Friday, March 17, 2006

Software, Information, and Mental Processes

Working on a paper pointing out that the Supreme Court has never reversed, or even questioned, its holding in Gottschalk v. Benson that computer programs--algorithms--cannot be patented and contending that that holding is correct, I find myself struggling once again to explain matters that, unlike the law, I know little about.

The Court, for example, said in that case that algorithms are not patentable because, although most processes, if original enough, are patentable, algorithms are mental processes. That, of course, raises questions about the nature of mental processes, questions that years of studying the law have hardly prepared me to answer. Other ontological questions raised directly or indirectly by Gottschalk are: "what is an idea?", "what is a number?", "are mathematical truths laws of nature?", and "what is information?".

And they, in turn, raise the ultimate question as to how one can possibly explain such issues to an audience of lawyers and, worse, legal academics.


Anonymous Laurent GUERBY said...

In the USA, I believe you could make an economics based argument. The USA constitution says that patents are a mean "to promote the Progress of Science and useful Arts". My opinion is that the nocivity of patents in the area of "mental" processes comes from the fact that even relatively small algorithm or software refer to hundreds if not thousands of other "ideas" and the pre-investment in capital is low or zero, unlike their "material" counterparts where the number of connected inventions is smaller plus you'll likely need capital.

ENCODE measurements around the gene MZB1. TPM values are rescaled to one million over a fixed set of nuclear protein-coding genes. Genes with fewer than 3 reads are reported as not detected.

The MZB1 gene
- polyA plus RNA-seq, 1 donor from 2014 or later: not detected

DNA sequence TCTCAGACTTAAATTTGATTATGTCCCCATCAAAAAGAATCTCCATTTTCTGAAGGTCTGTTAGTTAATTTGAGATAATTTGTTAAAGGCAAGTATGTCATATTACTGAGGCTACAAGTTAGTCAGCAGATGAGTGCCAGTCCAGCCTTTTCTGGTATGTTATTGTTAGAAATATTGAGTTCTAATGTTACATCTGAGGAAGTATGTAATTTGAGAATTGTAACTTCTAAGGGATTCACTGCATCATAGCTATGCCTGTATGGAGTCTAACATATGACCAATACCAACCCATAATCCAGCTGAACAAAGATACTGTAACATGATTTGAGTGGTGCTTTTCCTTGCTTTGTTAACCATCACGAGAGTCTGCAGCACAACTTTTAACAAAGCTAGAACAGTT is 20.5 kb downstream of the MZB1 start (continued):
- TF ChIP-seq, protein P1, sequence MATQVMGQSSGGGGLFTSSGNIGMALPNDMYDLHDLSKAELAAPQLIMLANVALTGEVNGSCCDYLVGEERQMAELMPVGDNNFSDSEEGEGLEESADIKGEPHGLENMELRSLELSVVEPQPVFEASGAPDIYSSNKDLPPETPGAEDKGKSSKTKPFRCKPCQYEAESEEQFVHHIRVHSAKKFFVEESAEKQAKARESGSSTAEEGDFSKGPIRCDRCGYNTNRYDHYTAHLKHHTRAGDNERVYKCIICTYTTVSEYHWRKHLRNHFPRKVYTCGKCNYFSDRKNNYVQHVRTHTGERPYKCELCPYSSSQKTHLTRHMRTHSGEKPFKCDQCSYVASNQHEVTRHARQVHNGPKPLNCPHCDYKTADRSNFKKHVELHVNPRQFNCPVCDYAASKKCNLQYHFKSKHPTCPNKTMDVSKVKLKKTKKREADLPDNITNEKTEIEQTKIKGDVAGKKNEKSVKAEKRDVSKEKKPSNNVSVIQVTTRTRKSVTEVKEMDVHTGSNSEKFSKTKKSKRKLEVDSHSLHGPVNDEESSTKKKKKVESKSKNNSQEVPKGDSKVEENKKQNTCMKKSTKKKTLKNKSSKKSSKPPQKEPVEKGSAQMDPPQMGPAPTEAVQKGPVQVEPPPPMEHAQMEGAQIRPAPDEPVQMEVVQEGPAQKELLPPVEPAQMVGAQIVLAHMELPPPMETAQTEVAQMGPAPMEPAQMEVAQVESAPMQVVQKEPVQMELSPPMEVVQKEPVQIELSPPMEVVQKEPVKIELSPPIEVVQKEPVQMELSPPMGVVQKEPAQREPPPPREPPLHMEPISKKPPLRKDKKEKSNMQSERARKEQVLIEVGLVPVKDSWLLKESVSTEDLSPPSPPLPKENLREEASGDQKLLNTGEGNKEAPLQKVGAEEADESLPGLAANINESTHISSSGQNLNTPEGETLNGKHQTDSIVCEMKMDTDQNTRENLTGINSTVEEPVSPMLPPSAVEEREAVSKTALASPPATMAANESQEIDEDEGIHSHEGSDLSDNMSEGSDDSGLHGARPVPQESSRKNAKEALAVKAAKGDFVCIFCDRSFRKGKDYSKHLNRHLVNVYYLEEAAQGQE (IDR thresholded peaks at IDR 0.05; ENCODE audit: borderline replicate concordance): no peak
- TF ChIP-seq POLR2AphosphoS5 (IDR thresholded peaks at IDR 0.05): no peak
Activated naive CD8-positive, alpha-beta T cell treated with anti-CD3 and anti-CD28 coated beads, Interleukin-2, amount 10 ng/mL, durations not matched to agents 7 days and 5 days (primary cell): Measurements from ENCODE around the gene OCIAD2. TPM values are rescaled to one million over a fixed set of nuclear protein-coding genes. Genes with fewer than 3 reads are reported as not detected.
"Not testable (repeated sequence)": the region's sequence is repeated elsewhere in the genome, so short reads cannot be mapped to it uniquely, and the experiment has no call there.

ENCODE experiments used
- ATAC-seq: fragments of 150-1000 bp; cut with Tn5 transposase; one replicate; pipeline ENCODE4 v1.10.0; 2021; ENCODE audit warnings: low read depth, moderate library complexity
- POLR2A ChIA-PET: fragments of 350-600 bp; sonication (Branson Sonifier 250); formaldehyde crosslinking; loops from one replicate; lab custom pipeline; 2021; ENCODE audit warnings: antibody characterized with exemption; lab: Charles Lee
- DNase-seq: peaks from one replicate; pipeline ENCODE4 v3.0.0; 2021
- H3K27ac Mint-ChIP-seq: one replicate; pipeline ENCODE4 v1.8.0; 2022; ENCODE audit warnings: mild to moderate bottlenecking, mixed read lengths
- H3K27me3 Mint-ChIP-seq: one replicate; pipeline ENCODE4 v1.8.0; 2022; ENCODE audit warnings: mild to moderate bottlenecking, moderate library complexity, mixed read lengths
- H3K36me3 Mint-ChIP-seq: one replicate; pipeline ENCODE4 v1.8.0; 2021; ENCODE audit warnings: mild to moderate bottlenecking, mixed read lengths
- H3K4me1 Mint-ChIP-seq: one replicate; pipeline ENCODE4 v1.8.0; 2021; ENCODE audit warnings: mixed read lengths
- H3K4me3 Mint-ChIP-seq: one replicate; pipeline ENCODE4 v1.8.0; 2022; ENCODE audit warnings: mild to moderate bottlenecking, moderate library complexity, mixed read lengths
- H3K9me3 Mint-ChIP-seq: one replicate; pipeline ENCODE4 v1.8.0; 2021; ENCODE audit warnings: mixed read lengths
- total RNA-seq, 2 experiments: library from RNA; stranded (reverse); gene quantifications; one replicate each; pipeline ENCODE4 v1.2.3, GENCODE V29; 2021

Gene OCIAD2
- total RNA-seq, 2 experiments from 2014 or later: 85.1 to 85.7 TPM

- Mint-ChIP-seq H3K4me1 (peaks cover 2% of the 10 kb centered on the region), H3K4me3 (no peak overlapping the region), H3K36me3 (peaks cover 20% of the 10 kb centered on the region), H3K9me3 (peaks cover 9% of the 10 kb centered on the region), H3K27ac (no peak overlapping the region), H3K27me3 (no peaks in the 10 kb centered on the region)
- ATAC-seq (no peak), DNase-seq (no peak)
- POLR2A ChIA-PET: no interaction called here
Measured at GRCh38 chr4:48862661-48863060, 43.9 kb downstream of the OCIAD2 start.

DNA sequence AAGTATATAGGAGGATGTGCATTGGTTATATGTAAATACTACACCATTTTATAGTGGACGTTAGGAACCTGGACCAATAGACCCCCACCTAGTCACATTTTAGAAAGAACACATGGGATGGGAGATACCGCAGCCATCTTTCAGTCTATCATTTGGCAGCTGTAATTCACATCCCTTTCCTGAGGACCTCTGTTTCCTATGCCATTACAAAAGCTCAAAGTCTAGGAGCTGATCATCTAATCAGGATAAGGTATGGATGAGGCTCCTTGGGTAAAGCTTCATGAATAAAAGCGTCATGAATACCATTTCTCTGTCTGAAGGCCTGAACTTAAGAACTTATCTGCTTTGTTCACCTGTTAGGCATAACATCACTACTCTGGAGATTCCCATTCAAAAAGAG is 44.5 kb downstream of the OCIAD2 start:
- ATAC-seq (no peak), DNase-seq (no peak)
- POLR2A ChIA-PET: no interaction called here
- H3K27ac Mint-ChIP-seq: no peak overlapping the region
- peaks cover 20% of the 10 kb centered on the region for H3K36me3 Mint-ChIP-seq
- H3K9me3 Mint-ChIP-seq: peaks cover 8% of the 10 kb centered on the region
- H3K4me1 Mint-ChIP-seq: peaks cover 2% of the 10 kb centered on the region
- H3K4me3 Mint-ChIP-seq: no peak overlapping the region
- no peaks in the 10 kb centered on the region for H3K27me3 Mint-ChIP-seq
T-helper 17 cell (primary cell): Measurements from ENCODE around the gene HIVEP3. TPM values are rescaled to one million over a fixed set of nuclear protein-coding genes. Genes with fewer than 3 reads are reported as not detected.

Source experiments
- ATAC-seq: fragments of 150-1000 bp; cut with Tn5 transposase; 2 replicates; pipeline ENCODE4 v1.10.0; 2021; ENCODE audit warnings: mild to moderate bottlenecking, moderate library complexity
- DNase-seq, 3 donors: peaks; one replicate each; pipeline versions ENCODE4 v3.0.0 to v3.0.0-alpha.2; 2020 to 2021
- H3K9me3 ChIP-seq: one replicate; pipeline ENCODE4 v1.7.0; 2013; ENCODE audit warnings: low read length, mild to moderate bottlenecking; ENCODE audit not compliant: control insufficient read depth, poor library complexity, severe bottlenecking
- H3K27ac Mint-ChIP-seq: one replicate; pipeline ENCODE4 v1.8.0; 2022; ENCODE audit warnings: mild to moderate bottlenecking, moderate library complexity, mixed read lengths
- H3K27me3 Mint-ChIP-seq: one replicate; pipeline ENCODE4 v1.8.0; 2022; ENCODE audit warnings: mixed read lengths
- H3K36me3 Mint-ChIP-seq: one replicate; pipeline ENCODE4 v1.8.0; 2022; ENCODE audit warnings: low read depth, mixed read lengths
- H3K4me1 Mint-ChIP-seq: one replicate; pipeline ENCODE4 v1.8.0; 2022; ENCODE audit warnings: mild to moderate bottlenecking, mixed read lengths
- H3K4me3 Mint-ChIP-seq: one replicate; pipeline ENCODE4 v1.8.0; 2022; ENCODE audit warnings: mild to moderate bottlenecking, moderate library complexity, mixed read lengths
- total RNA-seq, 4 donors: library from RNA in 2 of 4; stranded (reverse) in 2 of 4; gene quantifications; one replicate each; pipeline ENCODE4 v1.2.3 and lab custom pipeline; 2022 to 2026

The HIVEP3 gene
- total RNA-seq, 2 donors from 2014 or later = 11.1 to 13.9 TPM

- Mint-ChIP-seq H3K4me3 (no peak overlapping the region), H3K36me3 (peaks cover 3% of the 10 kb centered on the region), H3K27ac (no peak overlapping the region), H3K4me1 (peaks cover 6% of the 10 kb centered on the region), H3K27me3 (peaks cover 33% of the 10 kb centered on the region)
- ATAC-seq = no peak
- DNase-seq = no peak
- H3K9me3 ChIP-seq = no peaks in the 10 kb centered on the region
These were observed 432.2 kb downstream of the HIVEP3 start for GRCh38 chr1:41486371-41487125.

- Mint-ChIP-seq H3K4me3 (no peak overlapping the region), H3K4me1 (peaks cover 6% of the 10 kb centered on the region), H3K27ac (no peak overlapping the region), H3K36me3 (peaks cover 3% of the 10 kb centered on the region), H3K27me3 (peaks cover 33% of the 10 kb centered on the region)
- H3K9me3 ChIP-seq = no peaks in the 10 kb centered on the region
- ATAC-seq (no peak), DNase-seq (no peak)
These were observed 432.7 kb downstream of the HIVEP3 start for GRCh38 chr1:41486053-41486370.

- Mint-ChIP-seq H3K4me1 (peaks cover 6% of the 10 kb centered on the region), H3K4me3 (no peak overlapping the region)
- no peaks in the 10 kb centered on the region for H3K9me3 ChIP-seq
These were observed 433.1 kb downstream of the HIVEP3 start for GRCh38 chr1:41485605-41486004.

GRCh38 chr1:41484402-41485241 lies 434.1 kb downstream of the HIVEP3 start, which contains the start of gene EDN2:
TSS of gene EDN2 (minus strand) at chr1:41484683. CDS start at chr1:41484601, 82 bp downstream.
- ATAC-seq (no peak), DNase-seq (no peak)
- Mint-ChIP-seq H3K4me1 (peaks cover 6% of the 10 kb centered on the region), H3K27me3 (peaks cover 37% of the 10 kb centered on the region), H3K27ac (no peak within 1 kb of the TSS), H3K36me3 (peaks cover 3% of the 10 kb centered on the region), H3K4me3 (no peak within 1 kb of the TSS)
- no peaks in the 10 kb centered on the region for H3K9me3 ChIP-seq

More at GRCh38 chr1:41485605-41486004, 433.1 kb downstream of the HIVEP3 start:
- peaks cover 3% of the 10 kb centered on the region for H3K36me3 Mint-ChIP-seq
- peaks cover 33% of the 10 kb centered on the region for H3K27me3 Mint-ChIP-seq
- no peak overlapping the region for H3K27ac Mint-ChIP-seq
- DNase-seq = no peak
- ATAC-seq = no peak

Given the huge transaction costs (in time and money to negociate contracts and make your way out of long-running lawsuits) introduced by "mental" ideas patents, there is no way they can be seen as "promoting" anything.

Plus there is now abundant evidence now thanks to the free software experiment that progress is still present in this field without the benefit of patents.

What do you think about this way of putting the problem?

1:00 AM  
Anonymous Laurent GUERBY said...

Another thing, the Supreme Court accepted to review a "mental" patent case but brought on technicality, I asked here if the Supreme court can decide by itself to review the meat of the issue, any idea?

1:05 AM  
Blogger Seth Finkelstein said...

FYI, have you seen the material here:

8:48 PM  
Blogger Peter Junger said...

There are many good arguments agaist software patents that do not turn on the nature of software as information or mental processes, but those or not the arguments that the Supreme Court used to explain why
algorithms are not patentable.

5:05 PM  

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